A RECENT study into biomass production has produced positive results for graingrowers who are concerned about low biomass at the end of winter.
Field trials at Farrell Flat and Waite Campus showed researcher Alec McCallum that biomass accumulation might not be as big of a problem as farmers first thought.
"Having reduced biomass at the end of winter does not mean it will remain that way at the end of the season," he said.
The trials showed that increasing plant density can improve winter biomass accumulation and that barley was the most tolerant to cold and produced the most biomass.
Mr McCallum worked in collaboration with University of Adelaide researchers and SARDI and a few important points were discovered.
"Low temperatures limit wheat biomass and slow development in winter, while extended growing period from low temperatures creates a higher maximum biomass that occurs later in the season," he said.
"Low temperatures in spring and summer are favourable to total biomass."
Most importantly, Mr McCallum said the amount of biomass present at the end of winter did not impact on final biomass.
The objective of the trial was evaluate using agronomy for improved cereal biomass accumulation in suboptimal temperatures.
Farrell Flat's average winter temperature was 2.8 degrees Celsius to 14 degrees C, while Waite's was 8-15.8 degrees C.
"There is a high frost risk and a lot of growers are choosing to sow late to avoid that frost," Mr McCallum said.
"This means crops are establishing in low air and soil temperatures in late May and June, resulting in low biomass over winter and impacting grain and hay yield late on."
Mr McCallum's theory is that winter biomass can be increased by canopy cover and light interception. Both sites were sown a few days a part in late May and early June.
Four crops were sown - Scepter wheat, Compass barley, Mulgara oats and Bevy rye.
Two plant densities were sown - one at 150 plants a square metre and 300sqm. Three row spacings were also sown - narrow at 15 centimetres, wide 30cm, broadcast 0cm. "This was to get a variety of canopy covers," Mr McCallum said.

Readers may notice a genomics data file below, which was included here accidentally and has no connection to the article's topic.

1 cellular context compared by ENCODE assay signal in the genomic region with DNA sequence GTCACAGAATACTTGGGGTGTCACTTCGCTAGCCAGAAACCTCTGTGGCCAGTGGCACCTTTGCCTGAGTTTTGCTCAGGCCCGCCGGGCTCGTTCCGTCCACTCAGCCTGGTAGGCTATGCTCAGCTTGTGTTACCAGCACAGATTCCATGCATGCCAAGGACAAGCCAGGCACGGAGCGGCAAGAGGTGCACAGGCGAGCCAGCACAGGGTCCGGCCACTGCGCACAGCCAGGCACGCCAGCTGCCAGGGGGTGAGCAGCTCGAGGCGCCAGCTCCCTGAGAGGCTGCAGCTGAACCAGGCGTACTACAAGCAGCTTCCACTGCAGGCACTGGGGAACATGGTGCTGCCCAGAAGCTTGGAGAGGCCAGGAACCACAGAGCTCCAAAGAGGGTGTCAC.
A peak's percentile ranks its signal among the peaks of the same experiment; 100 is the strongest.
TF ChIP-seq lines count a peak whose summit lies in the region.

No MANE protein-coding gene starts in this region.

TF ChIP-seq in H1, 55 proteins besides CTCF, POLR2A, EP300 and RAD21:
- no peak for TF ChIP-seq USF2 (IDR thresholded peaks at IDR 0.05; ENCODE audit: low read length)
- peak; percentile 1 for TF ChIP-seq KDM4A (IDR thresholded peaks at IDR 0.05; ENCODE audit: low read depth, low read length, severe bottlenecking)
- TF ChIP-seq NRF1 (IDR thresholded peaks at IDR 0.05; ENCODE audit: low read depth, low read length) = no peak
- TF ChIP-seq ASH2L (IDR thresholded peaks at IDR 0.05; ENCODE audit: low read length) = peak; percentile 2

"The colder climate at Farrell Flat is actually producing more biomass per degree day and zadoc growth stage.
"Increasing plant density also increases biomass over winter."
INCREASED plant density increased biomass across winter in a field trial undertaken by University of Adelaide researcher Alec McCallum.
In two sites at Farrell Flat and the Waite Campus, a difference in biomass per growth stage was recorded.
Mr McCallum said Farrell Flat plants grew slower, but had gained more biomass per growth stage.
"Slower development is extending the growing season but allowing more time to produce more biomass in each growing stage," he said.
Mr McCallum said by doubling plant density, early on in the season, biomass had doubled.
"By the end of winter, there was about a 15 per cent increase in biomass at Waite and 24pc at Farrell Flat," he said.
But by the end of the season, Mr McCallum said there was no difference in high or low plant densities.
"Increasing plant density won't have a big impact on grain yield, but if you are grazing crops, early on there is a benefit," he said.
In hay yields at Farrell Flat, row spacing and crop type had a significant effect.
"Wide row spacing had the lowest biomass, whereas narrow and broadcast had the highest," Mr McCallum said.
"It showed that denser plants and intercepting more light was having an increase in biomass."
Different crop types, rye and wheat, had the lowest biomass, but barley had the highest. A cool spring that slowed plant development actually resulted in more biomass at harvest.
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